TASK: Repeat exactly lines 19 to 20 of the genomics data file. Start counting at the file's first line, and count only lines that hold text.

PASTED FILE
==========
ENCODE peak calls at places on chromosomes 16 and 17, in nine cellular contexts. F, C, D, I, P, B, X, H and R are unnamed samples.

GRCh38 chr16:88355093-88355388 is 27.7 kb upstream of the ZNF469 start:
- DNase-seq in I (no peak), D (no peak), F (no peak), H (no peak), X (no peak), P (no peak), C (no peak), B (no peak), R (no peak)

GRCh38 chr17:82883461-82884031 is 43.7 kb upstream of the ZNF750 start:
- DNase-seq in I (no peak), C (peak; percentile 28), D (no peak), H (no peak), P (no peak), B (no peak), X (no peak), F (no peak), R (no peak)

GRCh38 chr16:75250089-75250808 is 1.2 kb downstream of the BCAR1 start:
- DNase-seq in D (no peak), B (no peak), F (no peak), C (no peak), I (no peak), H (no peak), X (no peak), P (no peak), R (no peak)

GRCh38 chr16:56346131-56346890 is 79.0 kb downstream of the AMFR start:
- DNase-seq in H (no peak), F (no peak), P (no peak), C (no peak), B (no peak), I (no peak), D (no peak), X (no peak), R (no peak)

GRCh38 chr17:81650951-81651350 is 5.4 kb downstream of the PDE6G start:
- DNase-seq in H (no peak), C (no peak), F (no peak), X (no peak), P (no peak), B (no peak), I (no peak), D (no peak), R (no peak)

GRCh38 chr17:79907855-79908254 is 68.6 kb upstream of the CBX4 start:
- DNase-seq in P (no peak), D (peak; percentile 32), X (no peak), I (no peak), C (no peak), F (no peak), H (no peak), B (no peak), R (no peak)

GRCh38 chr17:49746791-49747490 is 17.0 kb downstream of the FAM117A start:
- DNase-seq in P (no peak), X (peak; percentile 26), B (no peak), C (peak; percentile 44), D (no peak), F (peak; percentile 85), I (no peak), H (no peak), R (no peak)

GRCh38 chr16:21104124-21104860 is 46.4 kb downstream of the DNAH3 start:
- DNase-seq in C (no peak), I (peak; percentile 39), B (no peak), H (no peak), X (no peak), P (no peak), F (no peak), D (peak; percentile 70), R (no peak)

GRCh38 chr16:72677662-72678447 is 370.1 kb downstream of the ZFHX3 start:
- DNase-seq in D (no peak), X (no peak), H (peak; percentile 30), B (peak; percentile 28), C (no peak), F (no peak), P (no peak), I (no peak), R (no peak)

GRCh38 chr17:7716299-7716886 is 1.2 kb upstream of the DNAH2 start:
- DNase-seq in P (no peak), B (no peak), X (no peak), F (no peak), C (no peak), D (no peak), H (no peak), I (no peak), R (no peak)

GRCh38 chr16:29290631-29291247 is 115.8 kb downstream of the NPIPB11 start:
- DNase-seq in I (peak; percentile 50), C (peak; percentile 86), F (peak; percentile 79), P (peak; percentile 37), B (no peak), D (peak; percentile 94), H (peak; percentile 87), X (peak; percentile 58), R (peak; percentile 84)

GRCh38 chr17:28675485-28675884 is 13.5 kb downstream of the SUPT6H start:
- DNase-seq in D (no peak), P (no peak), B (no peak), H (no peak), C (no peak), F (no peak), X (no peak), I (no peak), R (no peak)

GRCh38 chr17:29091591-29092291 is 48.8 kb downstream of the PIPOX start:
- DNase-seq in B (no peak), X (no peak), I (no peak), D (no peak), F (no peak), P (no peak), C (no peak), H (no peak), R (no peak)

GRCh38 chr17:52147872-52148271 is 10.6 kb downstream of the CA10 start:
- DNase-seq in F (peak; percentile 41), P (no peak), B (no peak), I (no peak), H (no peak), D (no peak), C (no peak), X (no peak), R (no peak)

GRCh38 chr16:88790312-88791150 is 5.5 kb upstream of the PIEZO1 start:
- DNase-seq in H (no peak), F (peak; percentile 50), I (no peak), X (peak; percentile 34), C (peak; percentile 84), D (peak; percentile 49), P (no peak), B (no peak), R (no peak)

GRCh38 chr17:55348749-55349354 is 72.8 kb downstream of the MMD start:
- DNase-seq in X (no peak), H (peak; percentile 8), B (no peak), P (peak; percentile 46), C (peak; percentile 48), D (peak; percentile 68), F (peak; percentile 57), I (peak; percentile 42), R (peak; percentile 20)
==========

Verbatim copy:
- DNase-seq in D (no peak), X (no peak), H (peak; percentile 30), B (peak; percentile 28), C (no peak), F (no peak), P (no peak), I (no peak), R (no peak)

GRCh38 chr17:7716299-7716886 is 1.2 kb upstream of the DNAH2 start: